Cyber forensics is studied as part of the digital forensic science subject. It pertains to the legal evidence lying in the digital storage media and the cyber space. Since the advent of digital age, the need to have cyber professionals has grown exponentially. It has basically resulted from the internet explosion in India that was witnessed recently owing to e-governance, e-banking, e-commerce and social media.The demand for the course of B. Tech. Computer Science with Cyber Security and Forensics was triggered with continuous attacks on social media and its misuse. So, there was a cyber terrorism threat to the internet security of our country which it was not properly equipped to handle. After this threat started to impact the national security, the Indian government passed a resolution to have its cyber protection architecture in place at the national level.Cyber Security Policy for Data ProtectionThe policy was proposed in 2011 seeking to protect the national assets from cyber-attacks and offering protection to the information of citizens. It was also directed at strengthening team dealing with Computer Emergency Response to audit, protect and spread awareness about the issue along with encouraging open standards. It is estimated that by the end of 2015, India may need about five lakh experts in to handle its cyber security to support the growing internet economy.Opportunities with Different SectorsThe financial sector itself is going to hire about two lakh people including those working for oil and gas, power, utility, airlines, telcos and government. So, the government is looking forward to hiring such professionals for its e-governance and law and order departments. The massive hiring is expected as the Indian information security market continues to see an upward trend despite an economic slowdown.Topics to be Covered Therefore, a B. Tech. degree in computer science with specialisation in cyber security and forensics is soon to be introduced by many universities in India. As there was a need to have a curriculum for information protection, the head of departments introduced the course in their respective institutions to meet the talent demand. They started teaching subjects including environmental studies, introduction to open source software and open standards, HTML programming, mathematical logic, data structures using C and engineering graphics.In addition, papers like computer systems architecture, information security fundamentals, design and analysis of algorithms, database management systems and data modelling with electronic devices and circuits were added. Also, subjects, such as microprocessors and embedded systems, storage technology foundation, philosophy of science and theory of automata and computation were taught as part of this discipline.There were more topics added into this discipline as they were relevant in the modern day virtual world.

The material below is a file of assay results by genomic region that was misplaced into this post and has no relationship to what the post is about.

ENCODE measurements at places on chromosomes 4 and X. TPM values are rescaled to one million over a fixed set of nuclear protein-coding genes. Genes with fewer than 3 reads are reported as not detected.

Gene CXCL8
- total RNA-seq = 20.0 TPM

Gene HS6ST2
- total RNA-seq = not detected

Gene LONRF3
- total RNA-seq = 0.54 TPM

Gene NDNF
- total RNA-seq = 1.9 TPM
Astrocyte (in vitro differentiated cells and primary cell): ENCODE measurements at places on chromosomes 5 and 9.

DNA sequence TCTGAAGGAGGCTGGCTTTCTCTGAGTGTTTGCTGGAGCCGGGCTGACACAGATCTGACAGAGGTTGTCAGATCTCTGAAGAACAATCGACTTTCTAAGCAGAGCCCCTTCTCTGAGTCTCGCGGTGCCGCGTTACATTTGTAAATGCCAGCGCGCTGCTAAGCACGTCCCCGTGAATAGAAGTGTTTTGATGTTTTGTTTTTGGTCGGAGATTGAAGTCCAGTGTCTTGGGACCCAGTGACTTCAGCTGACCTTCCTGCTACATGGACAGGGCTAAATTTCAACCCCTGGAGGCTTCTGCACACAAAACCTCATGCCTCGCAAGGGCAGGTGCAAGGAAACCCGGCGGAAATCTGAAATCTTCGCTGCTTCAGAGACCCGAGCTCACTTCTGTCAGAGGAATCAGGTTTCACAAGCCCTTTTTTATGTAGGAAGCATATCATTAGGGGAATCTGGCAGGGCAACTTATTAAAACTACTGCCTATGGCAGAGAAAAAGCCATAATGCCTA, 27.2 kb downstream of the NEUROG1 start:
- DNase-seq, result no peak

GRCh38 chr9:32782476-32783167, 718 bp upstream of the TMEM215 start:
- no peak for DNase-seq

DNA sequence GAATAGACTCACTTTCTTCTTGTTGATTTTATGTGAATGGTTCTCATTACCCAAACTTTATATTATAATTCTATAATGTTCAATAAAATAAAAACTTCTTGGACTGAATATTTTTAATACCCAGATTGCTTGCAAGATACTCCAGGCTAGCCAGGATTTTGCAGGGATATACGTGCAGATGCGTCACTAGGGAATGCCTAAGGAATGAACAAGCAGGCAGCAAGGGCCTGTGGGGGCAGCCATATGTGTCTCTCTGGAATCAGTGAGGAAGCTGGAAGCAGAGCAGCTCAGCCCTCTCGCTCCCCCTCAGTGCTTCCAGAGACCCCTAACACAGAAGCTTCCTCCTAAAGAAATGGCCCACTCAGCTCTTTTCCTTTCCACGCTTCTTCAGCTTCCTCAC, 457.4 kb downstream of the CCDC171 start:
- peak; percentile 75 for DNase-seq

When asked about the most useful major, it is easy to think in generic terms of wealth and fortune. If so, a major in the computer sciences would prove lucrative. With a median salary of $80,000 and a 38% expected job growth within the next eight years, professions requiring a degree in the computer sciences are in demand. Indeed, even my six months interning for Boeing supported the numbers: those with an extensive knowledge of computers were exalted as gods. In the mere half year, I witnessed two engineers promoted up the ranks- coincidentally, both were computer science graduates.However, the term “useful” is not a neat package that can be simply handed everyone. Rather, it can only be defined personally, aligned to each individual’s needs and dreams. Useful could mean one’s contributions to society, personal gain, or satisfaction from a job well done. Useful could mean job security, wealth, or utilitarian value. But above all else, a useful major is a major someone cares enough about to be productive. It is a major committed to and sacrificed for; it is a field of interest that captivates and motivates one to do more, go the extra mile, stay extra hours to finish any remaining problems. The major taken should correlate with personal interests so that the boundless enthusiasm expressed for study will translate into productivity in a future career. Everyone has their own niche, their own major, their own curiosity for a certain subject. Knowing this, I personally find an aerospace engineering major to be of utmost utility for my own future plans.Since childhood, I have been infected with the “plane bug”: whenever the sound of engines screams across the blue ceiling, whenever the product of man’s ingenuity conquers the chains of gravity, I am compelled to stare skyward. My interests have led me to pursue an understanding of the dynamics of flight. But aerospace engineering is not the Holy Grail for everyone as it is for me. Most people don’t spend hours constructing wooden models of their own airplane designs, drawing vector and differential equation fields, or staring into the night sky for hours, waiting for the rumble and blinking lights overhead. Most people don’t take multi-variable calculus, research at UC Riverside and UCLA, or intern for Boeing. Most people don’t dream of the innovation that can be derived from aerospace engineering or the world-wide effects of such technological advancements.Everyone is different. Though they may not have my passion for flight, they are just as excited by their own dreams and aspirations. There is not one most useful major, no matter what the numbers or trends say. We each can make our own numbers, our own worth with our desire to make a mark in our respective fields: passion for the work is the catalyst; useful productivity and utility is the result. There is no one major for all of us, but each of us has his or her major.